I’ve watched the Snyder Cut. I’m neither a Snyder superfan nor a Snyder hater, so I went in prepared for it to be either better or worse than the Whedon-Snyder hybrid version, though obviously I was hoping for better. And better indeed it is; I enjoyed it much more. To be sure, each has elements I liked that the other lacks; still, the tone of the Snyder version is much less uneven than that of the hybrid, as one would expect.
Comparisons between the Whedon and Snyder versions are sometimes surprising, though; a lot of humour one might have thought was Whedon turns out to be Snyder (though of course a lot also doesn’t), and one major montagey scene that looked like pure vintage Snyder turned out to be Whedon.
A lot of people are rolling their eyes about the four-hour runtime, but I greatly preferred the measured pace and slow burn that gives the story and characters more time to breathe. In particular, Cyborg, Cyborg’s father, and the Flash get a lot more to do. Also, although Snyder continues to operate better at the “moment” level than at the “scene” level (to quote one perceptive YouTube analyst I can’t seem to find now), that vice is less in evidence when he’s allowed more time.
Plus: in this era where people demand to bingewatch an entire season it’s a bit odd to complain about a movie’s length, especially since it’s online rather than in a theatre so you can pause whenever you like, and in any case Snyder has broken the movie into six chapters so you can treat it as a six-episode miniseries and watch one episode at a time if you’re so inclined.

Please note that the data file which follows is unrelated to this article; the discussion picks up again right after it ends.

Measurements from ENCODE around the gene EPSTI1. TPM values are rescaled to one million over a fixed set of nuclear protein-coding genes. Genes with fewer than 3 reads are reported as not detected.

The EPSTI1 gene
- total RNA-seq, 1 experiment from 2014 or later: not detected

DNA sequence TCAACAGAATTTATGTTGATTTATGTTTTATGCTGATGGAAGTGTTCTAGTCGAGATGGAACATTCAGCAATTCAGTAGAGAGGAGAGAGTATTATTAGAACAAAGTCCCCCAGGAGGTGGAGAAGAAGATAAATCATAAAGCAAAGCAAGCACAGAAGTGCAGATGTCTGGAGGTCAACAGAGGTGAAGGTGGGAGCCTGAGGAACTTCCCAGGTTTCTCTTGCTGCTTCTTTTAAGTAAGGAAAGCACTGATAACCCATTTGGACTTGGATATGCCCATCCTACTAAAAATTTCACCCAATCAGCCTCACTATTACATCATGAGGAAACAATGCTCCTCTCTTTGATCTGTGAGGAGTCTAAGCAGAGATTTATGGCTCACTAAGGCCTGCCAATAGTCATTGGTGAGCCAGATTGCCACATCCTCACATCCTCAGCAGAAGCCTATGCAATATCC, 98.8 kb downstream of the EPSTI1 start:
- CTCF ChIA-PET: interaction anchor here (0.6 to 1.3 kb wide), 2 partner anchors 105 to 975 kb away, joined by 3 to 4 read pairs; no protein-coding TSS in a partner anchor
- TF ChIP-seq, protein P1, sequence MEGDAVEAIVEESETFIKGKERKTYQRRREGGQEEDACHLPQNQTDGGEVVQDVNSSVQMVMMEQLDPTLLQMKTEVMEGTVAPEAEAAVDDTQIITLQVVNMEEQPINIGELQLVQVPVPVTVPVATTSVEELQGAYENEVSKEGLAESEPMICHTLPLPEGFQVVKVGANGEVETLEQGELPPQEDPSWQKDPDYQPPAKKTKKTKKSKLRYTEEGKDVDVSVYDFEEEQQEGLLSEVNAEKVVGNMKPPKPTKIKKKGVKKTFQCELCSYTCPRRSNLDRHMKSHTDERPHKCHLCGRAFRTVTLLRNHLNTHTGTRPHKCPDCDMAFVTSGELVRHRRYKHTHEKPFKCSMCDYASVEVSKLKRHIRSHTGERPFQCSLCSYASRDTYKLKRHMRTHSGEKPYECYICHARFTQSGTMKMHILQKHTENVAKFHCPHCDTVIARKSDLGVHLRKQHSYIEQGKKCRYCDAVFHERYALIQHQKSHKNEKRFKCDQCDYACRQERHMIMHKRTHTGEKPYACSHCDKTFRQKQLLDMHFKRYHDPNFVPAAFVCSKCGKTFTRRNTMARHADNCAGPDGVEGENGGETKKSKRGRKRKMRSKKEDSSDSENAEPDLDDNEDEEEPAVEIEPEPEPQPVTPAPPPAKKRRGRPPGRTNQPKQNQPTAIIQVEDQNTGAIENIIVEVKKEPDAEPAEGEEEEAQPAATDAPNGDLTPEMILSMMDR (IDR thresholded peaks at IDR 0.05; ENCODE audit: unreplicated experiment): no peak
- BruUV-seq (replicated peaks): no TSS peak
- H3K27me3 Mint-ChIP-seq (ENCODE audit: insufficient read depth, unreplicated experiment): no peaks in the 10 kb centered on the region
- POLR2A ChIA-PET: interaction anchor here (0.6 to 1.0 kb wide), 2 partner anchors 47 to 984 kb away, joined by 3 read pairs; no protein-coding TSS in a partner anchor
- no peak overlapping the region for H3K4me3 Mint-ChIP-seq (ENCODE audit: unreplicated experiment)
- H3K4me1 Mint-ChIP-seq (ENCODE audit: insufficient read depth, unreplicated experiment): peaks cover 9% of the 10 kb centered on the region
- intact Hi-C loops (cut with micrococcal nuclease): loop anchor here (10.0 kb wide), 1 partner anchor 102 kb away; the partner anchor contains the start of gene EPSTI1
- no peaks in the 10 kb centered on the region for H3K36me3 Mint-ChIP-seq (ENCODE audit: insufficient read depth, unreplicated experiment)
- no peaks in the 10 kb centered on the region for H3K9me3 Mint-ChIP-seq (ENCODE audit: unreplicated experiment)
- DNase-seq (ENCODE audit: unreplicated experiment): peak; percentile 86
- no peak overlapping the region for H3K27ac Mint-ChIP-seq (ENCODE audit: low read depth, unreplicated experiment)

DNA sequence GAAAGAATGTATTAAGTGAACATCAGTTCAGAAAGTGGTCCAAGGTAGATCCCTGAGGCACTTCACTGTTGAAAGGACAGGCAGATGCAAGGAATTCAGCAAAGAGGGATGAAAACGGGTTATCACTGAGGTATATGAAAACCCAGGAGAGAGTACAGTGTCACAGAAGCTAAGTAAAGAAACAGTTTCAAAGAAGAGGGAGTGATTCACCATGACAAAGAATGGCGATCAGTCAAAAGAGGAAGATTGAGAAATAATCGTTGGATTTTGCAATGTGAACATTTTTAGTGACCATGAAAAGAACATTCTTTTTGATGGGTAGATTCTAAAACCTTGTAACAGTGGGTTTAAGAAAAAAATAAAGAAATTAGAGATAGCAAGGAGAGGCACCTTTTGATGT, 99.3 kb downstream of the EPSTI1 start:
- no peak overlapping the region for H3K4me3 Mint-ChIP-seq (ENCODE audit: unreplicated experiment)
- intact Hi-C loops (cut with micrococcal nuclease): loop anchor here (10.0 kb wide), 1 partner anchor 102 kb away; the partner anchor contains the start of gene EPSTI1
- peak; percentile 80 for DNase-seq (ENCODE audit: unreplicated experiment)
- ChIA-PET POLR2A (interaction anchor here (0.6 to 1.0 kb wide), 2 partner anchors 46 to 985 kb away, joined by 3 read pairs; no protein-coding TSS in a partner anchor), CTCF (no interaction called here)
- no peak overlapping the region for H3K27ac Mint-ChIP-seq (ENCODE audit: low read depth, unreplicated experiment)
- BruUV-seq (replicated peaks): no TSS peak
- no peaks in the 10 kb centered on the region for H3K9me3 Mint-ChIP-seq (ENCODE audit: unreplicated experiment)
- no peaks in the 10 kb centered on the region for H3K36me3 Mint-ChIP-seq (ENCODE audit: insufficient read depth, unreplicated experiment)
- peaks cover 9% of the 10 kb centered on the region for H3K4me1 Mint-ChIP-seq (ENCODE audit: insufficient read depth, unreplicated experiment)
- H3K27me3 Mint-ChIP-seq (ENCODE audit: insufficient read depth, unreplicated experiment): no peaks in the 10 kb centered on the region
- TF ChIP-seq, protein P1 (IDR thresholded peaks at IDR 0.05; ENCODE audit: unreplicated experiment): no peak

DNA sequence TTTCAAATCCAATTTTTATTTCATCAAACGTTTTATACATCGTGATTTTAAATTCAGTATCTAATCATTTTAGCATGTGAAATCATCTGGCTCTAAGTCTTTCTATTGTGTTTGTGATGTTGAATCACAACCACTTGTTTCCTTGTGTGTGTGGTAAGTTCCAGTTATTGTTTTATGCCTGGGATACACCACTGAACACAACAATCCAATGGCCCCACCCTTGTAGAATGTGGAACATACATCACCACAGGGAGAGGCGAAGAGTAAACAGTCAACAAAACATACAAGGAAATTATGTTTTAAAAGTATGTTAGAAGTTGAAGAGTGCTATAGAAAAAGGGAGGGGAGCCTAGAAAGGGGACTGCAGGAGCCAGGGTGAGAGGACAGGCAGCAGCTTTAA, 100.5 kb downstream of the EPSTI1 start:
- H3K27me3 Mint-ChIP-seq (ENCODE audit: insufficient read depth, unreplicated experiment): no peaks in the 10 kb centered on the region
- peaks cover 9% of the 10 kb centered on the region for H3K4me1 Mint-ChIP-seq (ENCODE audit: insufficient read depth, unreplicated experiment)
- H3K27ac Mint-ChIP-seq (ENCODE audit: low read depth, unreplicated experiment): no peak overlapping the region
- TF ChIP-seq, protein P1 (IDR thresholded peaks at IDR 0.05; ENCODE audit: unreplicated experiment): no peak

The “Knightmare” flashforwards in this movie finally make sense of the earlier ones in Batman v. Superman; if you put them all together you get a fairly clear picture of what happens in the future that Barry wants Bruce to avert.
Not everything is better in the Snyder cut. I like Whedon’s Steppenwolf better (Snyder admittedly gives him better motivations and backstory, but the Whedon version gives him more personality and more menace). Wonder Woman’s now-familiar theme music gets used only once; instead there’s a new Wonder Woman leitmotiv that, while I like it, I’ve gotta say is overused. And a couple of her new scenes make no sense (I won’t go into details, because spoilers). The Snyder version also asks us to believe that one of the villains just forgot the location of the thing he desires most in life. Snyder’s ending to the Lois/Martha scene completely undercuts it; one of the new characters is just shoehorned awkwardly in; and I’m not crazy about the aspect ratio (which I gather Snyder chose mainly in the hope of future IMAX showings).
And in both versions, the Apokoliptians all look like rough-hewn CGI video game monsters rather than actual characters. That can only make things difficult for the upcoming New Gods movie, at least if that’s supposed to be in continuity with the earlier movies – though the likewise upcoming Flash movie may hand DC a get-out-of-continuity-free card.
One final note: in the hybrid version, the narration over the flashback scene of hiding the motherboxes seems to be a direct homage to the opening of Fellowship of the Ring; if you were wondering whether that was Snyder’s idea or Whedon’s, lo, it was Whedon’s – the Snyder narration is much less Fellowship-y. Though of course the idea of three major peoples each receiving a perilous magical gifty remains.